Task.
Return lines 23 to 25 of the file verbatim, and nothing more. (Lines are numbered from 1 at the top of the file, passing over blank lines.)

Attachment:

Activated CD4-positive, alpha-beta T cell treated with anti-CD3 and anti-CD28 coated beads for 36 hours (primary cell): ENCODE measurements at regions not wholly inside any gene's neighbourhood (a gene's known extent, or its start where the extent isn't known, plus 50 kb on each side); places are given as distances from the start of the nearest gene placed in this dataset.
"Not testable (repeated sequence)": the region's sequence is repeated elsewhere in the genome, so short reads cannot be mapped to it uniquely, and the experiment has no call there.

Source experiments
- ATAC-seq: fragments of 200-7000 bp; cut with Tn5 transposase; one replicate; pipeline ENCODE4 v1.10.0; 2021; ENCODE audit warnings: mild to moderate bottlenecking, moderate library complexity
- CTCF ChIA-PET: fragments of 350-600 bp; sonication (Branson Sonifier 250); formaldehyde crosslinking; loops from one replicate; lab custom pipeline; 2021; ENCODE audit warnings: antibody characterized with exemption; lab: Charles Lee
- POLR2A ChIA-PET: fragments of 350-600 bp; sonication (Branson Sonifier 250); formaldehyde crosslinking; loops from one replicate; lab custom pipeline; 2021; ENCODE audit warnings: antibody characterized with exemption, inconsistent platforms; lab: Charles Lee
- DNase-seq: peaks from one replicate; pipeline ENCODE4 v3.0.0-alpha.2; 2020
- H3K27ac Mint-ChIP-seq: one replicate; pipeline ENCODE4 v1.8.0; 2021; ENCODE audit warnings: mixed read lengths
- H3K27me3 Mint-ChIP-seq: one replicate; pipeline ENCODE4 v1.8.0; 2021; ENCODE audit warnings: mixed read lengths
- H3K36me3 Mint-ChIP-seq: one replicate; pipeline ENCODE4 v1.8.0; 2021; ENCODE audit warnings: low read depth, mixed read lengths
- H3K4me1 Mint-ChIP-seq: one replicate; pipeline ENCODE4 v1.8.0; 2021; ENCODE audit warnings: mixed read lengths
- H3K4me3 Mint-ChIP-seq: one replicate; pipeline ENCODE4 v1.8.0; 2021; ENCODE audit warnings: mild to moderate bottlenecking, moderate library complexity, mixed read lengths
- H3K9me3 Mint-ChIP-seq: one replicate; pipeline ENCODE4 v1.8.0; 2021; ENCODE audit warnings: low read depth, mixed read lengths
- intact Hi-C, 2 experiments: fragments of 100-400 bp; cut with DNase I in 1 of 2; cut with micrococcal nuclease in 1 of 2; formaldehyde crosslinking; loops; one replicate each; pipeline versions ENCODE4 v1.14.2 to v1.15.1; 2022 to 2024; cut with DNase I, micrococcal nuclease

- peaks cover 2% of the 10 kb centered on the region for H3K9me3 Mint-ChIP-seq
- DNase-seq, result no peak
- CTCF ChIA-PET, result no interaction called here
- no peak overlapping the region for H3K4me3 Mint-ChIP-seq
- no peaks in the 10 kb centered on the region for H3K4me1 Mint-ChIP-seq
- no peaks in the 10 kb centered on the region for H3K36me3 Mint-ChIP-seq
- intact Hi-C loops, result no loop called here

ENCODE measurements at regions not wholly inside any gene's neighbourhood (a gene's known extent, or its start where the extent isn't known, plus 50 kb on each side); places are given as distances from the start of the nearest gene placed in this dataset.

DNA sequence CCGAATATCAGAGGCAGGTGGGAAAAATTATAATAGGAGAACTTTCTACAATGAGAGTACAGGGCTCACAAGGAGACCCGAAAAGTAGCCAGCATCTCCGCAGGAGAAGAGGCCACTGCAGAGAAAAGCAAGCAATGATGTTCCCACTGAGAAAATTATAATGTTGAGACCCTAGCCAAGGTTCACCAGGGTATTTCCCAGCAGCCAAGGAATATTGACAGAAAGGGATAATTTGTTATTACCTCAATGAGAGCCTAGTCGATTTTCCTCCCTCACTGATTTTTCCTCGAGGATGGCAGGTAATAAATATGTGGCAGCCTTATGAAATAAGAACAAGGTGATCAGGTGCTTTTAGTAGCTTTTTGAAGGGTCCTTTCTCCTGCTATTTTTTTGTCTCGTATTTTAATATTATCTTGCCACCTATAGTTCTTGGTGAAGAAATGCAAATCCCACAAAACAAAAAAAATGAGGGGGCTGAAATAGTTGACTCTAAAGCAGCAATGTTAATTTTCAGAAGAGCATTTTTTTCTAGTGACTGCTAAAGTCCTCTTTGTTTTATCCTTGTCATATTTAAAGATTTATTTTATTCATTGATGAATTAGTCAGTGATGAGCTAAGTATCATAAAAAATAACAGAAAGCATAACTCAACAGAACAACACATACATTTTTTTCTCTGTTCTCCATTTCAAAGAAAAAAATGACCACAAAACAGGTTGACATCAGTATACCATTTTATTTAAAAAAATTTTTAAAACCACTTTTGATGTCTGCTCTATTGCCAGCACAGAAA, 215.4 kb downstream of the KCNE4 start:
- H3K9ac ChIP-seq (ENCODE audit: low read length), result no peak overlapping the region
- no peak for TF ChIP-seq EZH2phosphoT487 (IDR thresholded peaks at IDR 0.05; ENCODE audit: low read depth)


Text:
DNA sequence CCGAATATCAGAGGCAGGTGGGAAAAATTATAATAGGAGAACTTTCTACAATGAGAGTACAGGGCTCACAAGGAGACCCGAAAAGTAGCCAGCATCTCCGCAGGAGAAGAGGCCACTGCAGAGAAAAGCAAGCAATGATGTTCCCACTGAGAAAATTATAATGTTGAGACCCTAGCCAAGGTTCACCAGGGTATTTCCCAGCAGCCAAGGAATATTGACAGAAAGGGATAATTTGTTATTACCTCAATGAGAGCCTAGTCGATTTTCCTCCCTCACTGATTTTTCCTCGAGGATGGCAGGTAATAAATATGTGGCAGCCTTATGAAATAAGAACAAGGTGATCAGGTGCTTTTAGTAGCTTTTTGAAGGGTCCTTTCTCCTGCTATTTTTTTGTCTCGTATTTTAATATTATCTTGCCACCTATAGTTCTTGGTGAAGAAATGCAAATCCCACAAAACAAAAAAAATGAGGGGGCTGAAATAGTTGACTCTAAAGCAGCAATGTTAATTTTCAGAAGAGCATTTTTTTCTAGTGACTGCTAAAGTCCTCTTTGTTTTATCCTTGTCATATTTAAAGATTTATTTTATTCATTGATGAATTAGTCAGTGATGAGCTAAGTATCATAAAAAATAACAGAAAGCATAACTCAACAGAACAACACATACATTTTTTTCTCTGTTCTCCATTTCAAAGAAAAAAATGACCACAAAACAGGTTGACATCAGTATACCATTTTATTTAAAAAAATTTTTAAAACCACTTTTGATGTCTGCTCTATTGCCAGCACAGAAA, 215.4 kb downstream of the KCNE4 start:
- H3K9ac ChIP-seq (ENCODE audit: low read length), result no peak overlapping the region
- no peak for TF ChIP-seq EZH2phosphoT487 (IDR thresholded peaks at IDR 0.05; ENCODE audit: low read depth)